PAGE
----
I don't have very many vivid memories of my life when I was a kindergartner. I remember a handful of friends' birthday parties. And I remember a set of inflatable red monsters that my teacher, Mrs. Sue, hung above the board and used to teach us the alphabet, but I don't actually remember learning the alphabet. I couldn't even tell you where in the building (which was demolished when I was in 2nd grade) my first classroom was located.
I vividly remember a time when I told Mrs. Sue that I was a car-rider one particular day because Dad was taking me fishing. I normally rode the bus home (good old #50), but I told her Dad was picking me up that day. Mrs. Sue sat with me on the steps outside the classroom as, one-by-one, all the kids left. "Are you sure you weren't supposed to ride the bus?" She asked, multiple times. "No...Dad is coming to get me. He's probably getting the tackle box ready," I insisted. Eventually, the bus driver was called, and she came and took me home on an empty bus, which is where I was supposed to be the entire time. I don't recall if Dad and I went fishing that afternoon or not.
It doesn't really feel like it was all that long ago, but it definitely sounds like it. Twenty-three years. But when you do the math, it doesn't really sound all that daunting. Roughly 18,000 hours. About 770 days. A little over 2 years. That's how much time (estimated, of course) I've spent in a school of one kind or another as a student. Growing up, it feels like we spend more time at school than we do anywhere else, but if you were to create a pie chart of my life divided by hours, I've actually only spent about 8% of my time on earth in school.
This week marks the end of my standard education. I'll take my Praxis exam next week and will have my Rank-I certification in Special Education. It makes me sound really important. It makes me seem extremely learned (pronounced learn-ed, like in 18th century England). The truth is, I've probably forgotten more than I care to admit, and just because I have a couple of degrees framed on my wall, I don't feel like I should have a particular label or status applied to me. It really just means I've spent entirely too much of my parents' money.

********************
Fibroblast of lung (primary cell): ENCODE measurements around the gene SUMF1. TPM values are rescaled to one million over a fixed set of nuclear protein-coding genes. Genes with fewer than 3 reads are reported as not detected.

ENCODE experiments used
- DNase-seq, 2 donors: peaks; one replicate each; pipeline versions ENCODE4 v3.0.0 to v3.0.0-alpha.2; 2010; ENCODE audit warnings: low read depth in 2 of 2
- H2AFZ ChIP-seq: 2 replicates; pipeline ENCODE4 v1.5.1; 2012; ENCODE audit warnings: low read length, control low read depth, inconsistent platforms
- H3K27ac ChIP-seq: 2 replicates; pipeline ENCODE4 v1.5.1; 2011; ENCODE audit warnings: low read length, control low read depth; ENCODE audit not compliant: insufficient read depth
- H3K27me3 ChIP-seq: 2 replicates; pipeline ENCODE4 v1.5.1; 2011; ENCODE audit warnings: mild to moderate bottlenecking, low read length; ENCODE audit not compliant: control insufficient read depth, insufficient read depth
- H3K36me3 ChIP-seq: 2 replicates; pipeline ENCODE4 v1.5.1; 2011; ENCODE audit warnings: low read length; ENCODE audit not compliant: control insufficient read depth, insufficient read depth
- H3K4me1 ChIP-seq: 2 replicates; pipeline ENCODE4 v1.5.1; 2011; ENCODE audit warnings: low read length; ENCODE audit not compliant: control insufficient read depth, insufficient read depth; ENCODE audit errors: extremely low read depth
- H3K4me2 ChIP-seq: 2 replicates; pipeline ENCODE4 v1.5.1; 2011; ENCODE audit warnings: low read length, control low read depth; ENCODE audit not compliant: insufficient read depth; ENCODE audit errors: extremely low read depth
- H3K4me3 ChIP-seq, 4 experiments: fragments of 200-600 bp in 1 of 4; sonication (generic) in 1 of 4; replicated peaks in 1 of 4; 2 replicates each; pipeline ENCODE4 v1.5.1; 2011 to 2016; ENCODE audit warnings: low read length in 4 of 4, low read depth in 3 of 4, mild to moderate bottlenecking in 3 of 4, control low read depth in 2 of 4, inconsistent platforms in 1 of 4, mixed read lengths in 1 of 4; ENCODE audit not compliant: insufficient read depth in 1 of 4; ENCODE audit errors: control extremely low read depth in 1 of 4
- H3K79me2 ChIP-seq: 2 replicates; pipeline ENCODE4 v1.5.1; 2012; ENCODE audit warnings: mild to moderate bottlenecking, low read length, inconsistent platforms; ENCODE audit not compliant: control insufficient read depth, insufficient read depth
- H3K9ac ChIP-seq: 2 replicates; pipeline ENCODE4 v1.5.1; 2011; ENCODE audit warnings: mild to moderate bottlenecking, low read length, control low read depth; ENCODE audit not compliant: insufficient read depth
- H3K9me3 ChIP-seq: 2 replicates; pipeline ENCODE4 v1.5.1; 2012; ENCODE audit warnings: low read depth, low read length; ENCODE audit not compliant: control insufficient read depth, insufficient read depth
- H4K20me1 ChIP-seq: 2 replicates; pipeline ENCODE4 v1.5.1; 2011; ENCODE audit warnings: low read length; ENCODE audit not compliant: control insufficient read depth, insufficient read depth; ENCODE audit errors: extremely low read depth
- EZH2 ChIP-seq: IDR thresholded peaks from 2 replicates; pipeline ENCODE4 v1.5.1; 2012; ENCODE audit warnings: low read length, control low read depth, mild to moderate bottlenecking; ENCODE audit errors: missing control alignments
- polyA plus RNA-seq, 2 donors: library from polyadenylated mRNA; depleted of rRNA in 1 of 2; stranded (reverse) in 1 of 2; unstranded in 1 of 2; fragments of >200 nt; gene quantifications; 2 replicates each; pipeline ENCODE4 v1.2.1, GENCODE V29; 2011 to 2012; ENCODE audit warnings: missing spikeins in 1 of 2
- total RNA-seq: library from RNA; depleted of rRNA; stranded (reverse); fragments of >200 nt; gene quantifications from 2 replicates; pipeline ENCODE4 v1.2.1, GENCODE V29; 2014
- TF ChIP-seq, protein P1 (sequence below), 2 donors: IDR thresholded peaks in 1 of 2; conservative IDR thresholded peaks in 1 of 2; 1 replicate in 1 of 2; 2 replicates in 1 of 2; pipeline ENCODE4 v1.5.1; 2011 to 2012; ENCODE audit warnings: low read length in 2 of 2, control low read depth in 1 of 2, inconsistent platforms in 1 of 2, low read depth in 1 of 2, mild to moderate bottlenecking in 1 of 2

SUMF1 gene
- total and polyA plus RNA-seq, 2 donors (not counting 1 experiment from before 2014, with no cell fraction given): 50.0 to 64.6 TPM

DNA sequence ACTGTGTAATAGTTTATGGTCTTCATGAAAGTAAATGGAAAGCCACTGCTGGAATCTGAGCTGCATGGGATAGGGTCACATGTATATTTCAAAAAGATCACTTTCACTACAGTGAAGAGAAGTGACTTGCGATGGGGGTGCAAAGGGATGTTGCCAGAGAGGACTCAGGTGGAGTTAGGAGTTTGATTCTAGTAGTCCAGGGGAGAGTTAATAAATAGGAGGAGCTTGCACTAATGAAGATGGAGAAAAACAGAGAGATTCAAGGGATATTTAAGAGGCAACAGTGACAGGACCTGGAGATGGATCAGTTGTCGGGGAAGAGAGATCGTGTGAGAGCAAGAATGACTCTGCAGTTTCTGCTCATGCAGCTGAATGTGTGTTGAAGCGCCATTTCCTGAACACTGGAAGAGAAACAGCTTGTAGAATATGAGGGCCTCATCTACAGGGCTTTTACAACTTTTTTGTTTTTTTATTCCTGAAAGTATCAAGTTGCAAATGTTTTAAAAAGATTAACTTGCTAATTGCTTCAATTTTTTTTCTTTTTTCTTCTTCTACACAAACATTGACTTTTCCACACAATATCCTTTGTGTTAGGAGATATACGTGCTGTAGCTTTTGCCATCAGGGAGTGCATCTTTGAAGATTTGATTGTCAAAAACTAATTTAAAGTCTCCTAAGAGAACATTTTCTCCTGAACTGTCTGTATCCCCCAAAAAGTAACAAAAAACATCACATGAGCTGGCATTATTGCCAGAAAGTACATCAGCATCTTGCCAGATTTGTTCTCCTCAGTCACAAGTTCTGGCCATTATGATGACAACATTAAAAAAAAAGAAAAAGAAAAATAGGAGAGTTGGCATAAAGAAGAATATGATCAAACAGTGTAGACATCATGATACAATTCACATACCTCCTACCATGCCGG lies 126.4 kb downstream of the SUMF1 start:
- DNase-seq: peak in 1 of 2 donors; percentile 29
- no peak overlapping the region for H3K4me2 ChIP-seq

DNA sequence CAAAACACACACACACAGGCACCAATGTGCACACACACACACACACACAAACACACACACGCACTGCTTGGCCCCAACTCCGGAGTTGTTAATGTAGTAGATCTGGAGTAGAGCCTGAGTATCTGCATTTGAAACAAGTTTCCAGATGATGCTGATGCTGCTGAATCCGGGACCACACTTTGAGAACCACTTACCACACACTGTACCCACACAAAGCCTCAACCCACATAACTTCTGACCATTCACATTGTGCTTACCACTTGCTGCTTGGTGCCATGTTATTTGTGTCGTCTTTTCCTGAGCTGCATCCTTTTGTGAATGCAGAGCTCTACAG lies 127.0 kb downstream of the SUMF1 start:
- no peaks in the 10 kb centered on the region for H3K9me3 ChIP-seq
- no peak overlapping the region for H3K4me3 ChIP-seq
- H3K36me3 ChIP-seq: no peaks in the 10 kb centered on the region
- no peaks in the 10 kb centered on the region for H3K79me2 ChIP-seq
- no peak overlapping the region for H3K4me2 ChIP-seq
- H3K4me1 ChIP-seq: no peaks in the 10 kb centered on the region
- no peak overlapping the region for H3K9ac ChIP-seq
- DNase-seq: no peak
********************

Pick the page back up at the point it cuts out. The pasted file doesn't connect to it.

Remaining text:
School was never all that difficult for me. I don't say that to brag...It's really just a fact. Truth be told, no matter what grade I was in, I never really pushed myself all that much. I always did all my homework, and I was well-behaved for the most part. But I coasted. I did enough to get by with good enough grades that my parents stayed off my back. They got plenty upset when I got as low as a B, but if I had really put forth effort, I could have easily finished with straight A's from 1st grade all the way til now. Lensey was always a better student than I was, but she will tell you she had to work a lot harder than I did to be successful. And she reminds me of that frequently.